Why Sewage Flooding in Your Home is a Ticking Time Bomb

sewage backupWater damage is bad. Sewage damage is worse. Sewage may enter your house as part of generalized widespread flooding as water on the move becomes contaminated by the contents of swamped municipal sewer systems, overflowing septic tanks and other sources. Or, it may result from a blockage in your household sewer line triggering a backup into the house.

Water damage professionals appropriately call it “black water.”  Noxious sewage-related microbes may be viral, bacterial, fungal or parasitic and pose a very high potential risk of disease to occupants. Once sewage is flowing into your home, risk factors escalate rapidly:

  • When soaked by sewage for an extended time, absorbent materials incorporated in home construction including wood, gypsum board, insulation and even concrete may become permeated and pose a continuing source of contamination. Standard water damage remediation techniques are not sufficient to neutralize the health threat.
  • In addition to risks due to contact with sewage, airborne hazards proliferate, too. Within a short time frame, aerosol contamination accumulating within the enclosed confines of a sewage-inundated house can reach levels that pose potential disease threat due to inhalation.
  • The same conditions present during sewage inundation by flooding or backflow—wetness, high indoor humidity and the presence of organic matter—also trigger the proliferation of non-sewage microorganisms, most frequently toxic mold growth. These consequences typically begin within 48 hours.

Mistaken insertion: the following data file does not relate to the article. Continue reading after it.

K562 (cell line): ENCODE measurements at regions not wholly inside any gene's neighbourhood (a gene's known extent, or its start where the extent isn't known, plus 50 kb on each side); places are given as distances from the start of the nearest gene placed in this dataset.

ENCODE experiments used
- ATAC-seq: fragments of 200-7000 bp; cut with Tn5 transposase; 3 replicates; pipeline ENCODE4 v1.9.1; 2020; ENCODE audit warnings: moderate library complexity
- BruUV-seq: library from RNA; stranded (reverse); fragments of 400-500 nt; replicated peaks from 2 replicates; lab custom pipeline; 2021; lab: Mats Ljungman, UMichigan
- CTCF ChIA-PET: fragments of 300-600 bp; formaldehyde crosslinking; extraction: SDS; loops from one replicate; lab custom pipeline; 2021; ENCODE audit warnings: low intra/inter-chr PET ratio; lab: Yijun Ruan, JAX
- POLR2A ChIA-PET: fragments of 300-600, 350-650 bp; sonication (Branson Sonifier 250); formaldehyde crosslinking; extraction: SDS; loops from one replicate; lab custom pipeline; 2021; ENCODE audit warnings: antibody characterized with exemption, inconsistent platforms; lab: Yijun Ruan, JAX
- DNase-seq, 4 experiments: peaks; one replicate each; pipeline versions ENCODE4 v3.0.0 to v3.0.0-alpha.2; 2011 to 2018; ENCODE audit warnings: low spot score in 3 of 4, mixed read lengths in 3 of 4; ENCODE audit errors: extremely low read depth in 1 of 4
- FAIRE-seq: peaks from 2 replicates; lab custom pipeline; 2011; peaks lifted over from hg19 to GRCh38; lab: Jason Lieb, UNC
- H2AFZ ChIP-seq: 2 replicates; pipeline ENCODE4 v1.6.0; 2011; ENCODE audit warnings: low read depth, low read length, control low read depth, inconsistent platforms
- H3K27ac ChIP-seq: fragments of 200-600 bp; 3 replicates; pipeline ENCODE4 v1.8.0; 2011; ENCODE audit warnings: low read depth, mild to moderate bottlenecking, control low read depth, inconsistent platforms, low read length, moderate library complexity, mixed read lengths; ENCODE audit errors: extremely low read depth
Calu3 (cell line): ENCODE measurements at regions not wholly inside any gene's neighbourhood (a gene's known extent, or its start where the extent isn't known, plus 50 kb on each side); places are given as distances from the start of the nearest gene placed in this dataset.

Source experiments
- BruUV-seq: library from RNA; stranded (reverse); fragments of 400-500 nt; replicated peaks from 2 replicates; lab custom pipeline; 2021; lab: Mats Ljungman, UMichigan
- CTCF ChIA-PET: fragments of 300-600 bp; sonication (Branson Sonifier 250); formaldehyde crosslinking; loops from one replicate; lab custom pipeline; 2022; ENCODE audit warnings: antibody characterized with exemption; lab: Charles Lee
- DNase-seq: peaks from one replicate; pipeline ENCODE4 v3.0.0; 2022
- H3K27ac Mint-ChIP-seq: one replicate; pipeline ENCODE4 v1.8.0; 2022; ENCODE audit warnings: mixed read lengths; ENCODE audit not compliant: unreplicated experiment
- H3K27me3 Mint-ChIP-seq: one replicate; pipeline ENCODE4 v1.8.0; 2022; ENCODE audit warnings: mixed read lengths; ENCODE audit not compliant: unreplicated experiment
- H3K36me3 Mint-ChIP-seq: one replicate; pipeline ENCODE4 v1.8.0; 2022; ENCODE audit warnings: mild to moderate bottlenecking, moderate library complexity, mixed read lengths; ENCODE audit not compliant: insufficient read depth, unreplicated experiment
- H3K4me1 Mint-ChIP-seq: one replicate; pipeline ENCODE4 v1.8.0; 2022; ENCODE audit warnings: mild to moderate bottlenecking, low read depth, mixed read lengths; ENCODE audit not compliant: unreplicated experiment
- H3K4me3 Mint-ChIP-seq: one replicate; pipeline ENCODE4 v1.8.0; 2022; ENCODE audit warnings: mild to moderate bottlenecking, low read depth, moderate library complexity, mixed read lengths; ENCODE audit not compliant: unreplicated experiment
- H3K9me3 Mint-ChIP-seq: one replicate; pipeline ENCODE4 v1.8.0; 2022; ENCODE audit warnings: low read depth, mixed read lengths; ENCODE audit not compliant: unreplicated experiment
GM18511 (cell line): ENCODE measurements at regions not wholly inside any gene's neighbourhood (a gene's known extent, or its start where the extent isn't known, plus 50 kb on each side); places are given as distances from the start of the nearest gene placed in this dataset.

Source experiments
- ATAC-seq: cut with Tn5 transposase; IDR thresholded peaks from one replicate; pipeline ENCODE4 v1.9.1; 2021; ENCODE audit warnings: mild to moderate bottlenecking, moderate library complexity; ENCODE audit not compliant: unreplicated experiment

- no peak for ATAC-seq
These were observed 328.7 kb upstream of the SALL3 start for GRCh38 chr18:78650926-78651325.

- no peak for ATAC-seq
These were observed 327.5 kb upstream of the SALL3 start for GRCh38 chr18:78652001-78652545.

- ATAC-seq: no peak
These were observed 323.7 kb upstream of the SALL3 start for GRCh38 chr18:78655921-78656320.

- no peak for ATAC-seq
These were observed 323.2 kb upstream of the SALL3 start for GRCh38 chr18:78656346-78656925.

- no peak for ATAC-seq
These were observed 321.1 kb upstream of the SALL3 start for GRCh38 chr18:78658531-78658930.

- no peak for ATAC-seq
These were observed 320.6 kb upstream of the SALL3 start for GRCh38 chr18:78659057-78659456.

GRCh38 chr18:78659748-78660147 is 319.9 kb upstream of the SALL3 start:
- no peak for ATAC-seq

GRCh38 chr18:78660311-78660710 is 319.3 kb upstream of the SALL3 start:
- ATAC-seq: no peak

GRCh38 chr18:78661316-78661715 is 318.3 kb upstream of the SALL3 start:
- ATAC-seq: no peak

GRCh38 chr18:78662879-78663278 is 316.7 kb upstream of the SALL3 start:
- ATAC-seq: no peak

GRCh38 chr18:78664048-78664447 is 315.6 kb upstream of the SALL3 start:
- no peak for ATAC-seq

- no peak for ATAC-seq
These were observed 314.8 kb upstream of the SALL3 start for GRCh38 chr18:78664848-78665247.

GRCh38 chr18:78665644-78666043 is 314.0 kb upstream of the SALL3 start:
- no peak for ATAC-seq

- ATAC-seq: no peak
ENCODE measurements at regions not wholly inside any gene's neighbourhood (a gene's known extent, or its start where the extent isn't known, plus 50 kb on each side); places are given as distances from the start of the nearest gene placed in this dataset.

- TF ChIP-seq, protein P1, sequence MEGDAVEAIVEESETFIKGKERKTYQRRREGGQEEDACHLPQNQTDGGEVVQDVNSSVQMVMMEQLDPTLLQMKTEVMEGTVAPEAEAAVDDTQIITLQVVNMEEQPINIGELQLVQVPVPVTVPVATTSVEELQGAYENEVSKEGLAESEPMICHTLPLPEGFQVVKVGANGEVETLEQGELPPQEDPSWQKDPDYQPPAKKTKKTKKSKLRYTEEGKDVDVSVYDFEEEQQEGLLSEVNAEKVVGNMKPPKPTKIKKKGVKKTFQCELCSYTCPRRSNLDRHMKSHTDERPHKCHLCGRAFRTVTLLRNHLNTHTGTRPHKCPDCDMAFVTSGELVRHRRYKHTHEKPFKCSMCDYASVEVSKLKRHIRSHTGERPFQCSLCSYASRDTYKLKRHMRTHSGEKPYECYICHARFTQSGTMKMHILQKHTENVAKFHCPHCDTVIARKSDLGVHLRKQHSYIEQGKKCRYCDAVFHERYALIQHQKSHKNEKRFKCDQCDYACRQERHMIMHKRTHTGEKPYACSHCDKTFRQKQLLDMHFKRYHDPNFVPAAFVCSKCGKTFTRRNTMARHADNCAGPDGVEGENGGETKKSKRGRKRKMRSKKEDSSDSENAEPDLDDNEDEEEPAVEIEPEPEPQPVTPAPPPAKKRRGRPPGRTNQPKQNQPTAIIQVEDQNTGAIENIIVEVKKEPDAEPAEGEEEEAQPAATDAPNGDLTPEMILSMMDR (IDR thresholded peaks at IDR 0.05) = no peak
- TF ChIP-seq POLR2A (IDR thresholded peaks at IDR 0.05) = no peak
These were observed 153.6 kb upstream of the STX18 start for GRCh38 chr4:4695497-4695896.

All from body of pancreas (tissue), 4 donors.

Decontamination after raw sewage has affected a home isn’t for the do-it-yourselfer. As soon as possible, proven effective remediation techniques must be applied.

  • Professional remediation includes complete removal of all contaminated water using deep-cleaning wet extraction machines, removal and sanitary disposal of sewage-soaked carpet and other materials, and continuous dehumidification of the interior of the house.
  • In some cases, highly absorbent building materials that have been thoroughly soaked with sewage may need to be removed and replaced.
  • A range of disinfectants may be applied to affected surfaces, formulated for the specific purpose and the type and absorbency of the material.
  • Technicians at work on the project will wear respirators, rubber gloves, boots, splash goggles and a protective suit to prevent illness from contamination.

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